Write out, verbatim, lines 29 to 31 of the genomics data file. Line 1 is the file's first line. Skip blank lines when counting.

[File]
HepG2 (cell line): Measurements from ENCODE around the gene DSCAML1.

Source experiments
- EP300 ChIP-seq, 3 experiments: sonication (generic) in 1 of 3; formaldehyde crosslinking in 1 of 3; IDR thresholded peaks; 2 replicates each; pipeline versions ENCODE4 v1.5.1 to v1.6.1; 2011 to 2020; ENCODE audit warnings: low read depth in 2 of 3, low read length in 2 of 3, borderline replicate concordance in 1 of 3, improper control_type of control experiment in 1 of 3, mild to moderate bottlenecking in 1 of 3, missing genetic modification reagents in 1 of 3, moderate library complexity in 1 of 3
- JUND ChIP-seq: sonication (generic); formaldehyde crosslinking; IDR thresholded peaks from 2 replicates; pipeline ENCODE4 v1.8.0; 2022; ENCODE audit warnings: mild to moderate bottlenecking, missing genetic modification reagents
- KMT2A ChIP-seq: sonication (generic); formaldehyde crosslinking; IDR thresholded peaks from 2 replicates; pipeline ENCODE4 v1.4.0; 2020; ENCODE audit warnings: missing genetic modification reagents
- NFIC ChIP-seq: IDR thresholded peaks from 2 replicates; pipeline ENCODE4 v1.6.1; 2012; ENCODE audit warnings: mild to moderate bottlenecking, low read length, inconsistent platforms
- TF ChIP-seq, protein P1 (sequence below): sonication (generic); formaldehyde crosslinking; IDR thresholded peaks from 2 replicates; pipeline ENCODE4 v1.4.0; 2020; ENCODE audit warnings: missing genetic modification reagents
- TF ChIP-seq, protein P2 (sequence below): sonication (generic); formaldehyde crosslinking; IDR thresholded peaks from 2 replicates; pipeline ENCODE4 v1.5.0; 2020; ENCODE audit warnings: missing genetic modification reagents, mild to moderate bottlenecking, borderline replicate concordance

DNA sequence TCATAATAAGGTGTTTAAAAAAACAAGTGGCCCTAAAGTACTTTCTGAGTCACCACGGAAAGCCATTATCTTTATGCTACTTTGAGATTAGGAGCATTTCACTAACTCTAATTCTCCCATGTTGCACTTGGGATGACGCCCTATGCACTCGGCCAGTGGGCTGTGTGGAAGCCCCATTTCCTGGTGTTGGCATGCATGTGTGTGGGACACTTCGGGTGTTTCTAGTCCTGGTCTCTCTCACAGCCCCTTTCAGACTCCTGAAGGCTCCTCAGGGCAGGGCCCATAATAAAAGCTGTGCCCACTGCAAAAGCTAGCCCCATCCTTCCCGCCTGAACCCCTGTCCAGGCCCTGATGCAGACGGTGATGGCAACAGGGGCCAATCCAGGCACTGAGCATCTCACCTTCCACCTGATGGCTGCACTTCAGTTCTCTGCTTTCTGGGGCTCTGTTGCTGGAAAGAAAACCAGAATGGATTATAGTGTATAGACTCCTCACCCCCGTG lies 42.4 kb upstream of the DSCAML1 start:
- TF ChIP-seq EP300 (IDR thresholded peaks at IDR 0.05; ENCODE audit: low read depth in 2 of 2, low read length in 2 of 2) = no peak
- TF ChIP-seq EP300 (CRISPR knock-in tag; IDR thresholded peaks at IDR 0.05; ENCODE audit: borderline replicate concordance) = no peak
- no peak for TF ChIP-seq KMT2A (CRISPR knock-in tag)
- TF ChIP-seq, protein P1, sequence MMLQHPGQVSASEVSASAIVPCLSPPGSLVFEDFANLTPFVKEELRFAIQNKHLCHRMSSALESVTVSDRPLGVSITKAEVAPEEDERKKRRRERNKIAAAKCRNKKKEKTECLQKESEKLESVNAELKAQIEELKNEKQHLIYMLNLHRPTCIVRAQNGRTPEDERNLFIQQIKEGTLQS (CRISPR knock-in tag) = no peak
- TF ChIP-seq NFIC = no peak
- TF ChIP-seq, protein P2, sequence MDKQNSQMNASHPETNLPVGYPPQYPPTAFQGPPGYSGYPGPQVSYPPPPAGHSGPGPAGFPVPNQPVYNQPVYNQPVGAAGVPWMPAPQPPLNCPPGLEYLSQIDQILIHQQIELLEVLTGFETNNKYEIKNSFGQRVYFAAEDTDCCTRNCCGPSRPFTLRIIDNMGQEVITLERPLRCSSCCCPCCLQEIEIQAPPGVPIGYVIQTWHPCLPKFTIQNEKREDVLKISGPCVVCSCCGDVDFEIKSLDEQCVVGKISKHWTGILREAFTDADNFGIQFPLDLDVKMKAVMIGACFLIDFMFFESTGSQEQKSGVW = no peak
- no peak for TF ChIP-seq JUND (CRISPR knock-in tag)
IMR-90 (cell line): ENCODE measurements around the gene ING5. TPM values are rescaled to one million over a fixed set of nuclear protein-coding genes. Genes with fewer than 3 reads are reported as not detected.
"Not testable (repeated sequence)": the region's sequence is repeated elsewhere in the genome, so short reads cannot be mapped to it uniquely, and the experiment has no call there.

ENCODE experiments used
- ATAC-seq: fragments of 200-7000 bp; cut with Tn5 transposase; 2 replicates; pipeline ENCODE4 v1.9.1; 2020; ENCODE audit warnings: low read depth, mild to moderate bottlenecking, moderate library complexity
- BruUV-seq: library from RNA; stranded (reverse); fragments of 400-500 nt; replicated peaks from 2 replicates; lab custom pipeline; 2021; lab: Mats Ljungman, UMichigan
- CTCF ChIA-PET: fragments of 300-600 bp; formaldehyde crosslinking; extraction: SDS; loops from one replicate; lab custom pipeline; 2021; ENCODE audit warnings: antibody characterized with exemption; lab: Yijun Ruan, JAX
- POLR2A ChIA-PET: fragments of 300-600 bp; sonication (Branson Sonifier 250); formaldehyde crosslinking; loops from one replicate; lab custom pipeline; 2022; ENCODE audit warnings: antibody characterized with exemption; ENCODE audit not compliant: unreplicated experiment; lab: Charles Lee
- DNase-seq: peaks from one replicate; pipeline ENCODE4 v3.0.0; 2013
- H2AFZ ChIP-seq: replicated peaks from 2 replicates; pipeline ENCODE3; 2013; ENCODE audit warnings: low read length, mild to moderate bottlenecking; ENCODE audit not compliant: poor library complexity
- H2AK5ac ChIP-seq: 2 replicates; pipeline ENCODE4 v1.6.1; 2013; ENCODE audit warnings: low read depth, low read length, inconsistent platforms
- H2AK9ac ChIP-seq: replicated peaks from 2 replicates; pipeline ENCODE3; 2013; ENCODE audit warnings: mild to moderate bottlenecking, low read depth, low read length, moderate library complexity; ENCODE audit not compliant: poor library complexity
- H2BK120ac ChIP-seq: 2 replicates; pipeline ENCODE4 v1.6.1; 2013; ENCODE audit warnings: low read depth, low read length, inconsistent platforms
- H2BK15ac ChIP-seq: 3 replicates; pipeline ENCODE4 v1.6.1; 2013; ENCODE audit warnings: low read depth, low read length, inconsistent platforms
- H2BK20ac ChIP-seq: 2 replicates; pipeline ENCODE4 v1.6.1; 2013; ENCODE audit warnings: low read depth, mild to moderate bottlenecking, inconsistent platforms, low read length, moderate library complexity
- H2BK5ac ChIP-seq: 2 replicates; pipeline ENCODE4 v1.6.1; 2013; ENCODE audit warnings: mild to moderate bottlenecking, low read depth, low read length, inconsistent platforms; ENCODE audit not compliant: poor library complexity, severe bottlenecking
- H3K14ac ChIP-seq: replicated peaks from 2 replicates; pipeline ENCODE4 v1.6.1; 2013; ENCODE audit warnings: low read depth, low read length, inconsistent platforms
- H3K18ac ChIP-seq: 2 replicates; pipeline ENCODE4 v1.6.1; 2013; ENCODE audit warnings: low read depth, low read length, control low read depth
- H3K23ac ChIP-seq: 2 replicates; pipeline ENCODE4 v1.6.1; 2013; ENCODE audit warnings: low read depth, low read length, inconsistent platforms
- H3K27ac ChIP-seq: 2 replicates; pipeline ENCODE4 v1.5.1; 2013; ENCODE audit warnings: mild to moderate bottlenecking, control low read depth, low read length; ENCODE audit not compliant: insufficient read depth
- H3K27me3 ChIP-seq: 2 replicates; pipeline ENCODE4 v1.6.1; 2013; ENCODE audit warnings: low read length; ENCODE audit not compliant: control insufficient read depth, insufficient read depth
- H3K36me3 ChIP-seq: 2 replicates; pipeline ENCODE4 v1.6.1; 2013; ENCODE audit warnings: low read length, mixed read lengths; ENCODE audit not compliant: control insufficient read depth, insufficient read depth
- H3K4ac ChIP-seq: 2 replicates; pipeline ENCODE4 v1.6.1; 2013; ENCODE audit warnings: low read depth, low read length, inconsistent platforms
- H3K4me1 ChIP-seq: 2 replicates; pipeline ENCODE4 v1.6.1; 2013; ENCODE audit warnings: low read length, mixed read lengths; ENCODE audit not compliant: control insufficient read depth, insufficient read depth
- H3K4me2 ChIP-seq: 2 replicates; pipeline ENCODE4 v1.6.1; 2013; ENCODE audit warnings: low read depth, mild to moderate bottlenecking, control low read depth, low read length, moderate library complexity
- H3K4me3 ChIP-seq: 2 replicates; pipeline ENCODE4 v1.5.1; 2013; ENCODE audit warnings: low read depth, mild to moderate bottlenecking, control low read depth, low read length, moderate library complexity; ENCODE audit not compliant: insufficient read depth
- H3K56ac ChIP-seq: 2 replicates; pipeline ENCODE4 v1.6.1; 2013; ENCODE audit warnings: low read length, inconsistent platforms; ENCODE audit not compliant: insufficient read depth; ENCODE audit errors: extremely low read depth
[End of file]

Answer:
- H2BK15ac ChIP-seq: 3 replicates; pipeline ENCODE4 v1.6.1; 2013; ENCODE audit warnings: low read depth, low read length, inconsistent platforms
- H2BK20ac ChIP-seq: 2 replicates; pipeline ENCODE4 v1.6.1; 2013; ENCODE audit warnings: low read depth, mild to moderate bottlenecking, inconsistent platforms, low read length, moderate library complexity
- H2BK5ac ChIP-seq: 2 replicates; pipeline ENCODE4 v1.6.1; 2013; ENCODE audit warnings: mild to moderate bottlenecking, low read depth, low read length, inconsistent platforms; ENCODE audit not compliant: poor library complexity, severe bottlenecking